Chinese acrobatics is ancient tradition dating back to the Xia Dynasty, more than 4,000 years ago, begun during what is known as the “Warring States Period” (475-221 BC). It initially evoked the working lives of the Chinese people, with instruments of labor like tridents and wicker rings and such day-to-day household items as tables, chairs, jars, plates and bowls, used as props in performances.
A relatively unorganized form of entertainment at the outset, it has evolved into a form of performance recognizable to all. During the Han Dynasty (221-220 AD), the relatively rudimentary acrobatics acts, dubbed the “Hundred Plays,” developed; musical accompaniment was added to the performances as royalty’s interest in the art form mounted.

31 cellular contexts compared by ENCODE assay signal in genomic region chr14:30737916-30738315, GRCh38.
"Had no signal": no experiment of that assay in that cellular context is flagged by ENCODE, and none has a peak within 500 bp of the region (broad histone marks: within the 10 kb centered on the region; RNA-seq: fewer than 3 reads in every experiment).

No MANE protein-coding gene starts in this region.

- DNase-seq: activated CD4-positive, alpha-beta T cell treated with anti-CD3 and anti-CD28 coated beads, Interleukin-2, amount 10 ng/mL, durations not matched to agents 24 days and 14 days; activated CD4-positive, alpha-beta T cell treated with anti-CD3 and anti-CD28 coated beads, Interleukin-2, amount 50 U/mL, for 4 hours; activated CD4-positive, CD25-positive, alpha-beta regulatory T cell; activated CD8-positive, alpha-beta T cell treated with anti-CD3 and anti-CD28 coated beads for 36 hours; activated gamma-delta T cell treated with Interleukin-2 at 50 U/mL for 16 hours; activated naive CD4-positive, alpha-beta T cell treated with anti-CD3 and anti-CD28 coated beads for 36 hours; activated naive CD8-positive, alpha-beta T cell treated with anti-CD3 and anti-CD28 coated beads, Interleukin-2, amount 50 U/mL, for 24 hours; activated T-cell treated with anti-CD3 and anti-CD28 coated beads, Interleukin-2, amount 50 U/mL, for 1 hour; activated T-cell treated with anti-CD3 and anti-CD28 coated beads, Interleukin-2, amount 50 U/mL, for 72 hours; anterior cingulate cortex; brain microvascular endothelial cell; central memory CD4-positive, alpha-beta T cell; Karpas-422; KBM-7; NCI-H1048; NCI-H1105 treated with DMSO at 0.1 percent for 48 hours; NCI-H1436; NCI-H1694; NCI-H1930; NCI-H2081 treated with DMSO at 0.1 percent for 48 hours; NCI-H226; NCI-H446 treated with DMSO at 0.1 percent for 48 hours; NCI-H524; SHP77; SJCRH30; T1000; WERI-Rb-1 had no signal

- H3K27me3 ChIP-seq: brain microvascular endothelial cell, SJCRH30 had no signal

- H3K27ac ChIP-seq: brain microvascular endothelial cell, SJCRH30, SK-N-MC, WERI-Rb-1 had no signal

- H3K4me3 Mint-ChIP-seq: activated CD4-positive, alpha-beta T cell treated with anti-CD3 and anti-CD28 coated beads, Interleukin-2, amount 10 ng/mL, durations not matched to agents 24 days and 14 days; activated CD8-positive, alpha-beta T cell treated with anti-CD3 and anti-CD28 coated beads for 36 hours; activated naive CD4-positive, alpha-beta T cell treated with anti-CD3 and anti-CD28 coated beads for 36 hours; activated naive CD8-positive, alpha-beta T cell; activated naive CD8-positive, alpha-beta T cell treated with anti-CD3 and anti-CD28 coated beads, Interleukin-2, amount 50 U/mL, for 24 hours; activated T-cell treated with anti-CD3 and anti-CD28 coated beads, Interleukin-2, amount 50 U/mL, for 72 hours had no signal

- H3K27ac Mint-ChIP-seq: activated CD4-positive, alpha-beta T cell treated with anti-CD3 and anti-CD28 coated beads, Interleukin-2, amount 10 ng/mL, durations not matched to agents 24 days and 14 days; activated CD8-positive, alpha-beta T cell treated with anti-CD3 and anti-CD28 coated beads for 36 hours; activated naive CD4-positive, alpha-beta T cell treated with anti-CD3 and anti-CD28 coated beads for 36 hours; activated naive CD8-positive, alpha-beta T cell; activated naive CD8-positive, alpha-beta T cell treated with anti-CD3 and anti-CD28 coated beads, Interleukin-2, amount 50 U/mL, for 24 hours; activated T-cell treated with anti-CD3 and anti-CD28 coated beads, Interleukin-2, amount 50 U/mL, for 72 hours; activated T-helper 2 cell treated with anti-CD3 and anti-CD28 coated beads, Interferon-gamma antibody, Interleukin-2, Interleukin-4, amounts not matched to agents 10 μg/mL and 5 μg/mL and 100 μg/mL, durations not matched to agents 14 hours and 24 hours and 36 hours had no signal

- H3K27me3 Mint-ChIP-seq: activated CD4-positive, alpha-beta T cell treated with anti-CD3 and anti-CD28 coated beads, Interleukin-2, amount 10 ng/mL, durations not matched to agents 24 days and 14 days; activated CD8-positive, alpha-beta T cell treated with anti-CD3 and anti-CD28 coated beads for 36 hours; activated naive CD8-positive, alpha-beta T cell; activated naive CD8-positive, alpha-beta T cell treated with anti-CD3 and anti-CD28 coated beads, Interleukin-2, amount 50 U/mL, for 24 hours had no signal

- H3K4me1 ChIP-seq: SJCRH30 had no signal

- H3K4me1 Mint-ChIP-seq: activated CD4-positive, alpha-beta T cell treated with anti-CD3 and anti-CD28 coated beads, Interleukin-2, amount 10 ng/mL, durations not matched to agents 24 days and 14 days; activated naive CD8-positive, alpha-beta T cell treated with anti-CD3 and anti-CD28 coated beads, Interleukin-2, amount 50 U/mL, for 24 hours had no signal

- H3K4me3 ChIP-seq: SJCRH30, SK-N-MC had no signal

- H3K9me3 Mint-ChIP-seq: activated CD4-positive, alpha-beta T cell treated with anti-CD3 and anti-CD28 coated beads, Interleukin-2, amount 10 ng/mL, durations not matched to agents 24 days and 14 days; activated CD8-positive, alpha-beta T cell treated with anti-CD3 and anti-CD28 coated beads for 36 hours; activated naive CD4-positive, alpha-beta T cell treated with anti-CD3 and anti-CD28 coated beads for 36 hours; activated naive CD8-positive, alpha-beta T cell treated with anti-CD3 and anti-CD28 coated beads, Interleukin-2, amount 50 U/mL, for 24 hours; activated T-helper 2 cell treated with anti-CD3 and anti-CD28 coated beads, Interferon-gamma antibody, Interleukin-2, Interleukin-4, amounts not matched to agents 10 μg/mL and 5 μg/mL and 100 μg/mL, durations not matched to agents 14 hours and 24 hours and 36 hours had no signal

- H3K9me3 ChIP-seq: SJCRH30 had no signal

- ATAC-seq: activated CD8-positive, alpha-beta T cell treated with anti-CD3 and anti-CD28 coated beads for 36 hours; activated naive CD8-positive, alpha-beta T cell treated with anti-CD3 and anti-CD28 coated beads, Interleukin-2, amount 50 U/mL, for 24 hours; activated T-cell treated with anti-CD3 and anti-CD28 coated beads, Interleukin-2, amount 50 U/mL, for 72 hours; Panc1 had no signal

By the time of the Tang Dynasty (618-907 AD), the number of acrobats increased, as the individual performers’ skills became more finely honed and precise. Chinese acrobatics have played an important role in the cultural exchange between China and the West.
Impresario Danny Chang and choreographer Angela Chang combine award-winning acrobatics, traditional dance, spectacular costumes, ancient and contemporary music and theatrical techniques to present the Golden Dragon Acrobats. Tickets are $32-$36 in advance and are available at www.telluridepalm.com or by calling 369-5669. Tickets at the door are $35/students, $40/adults.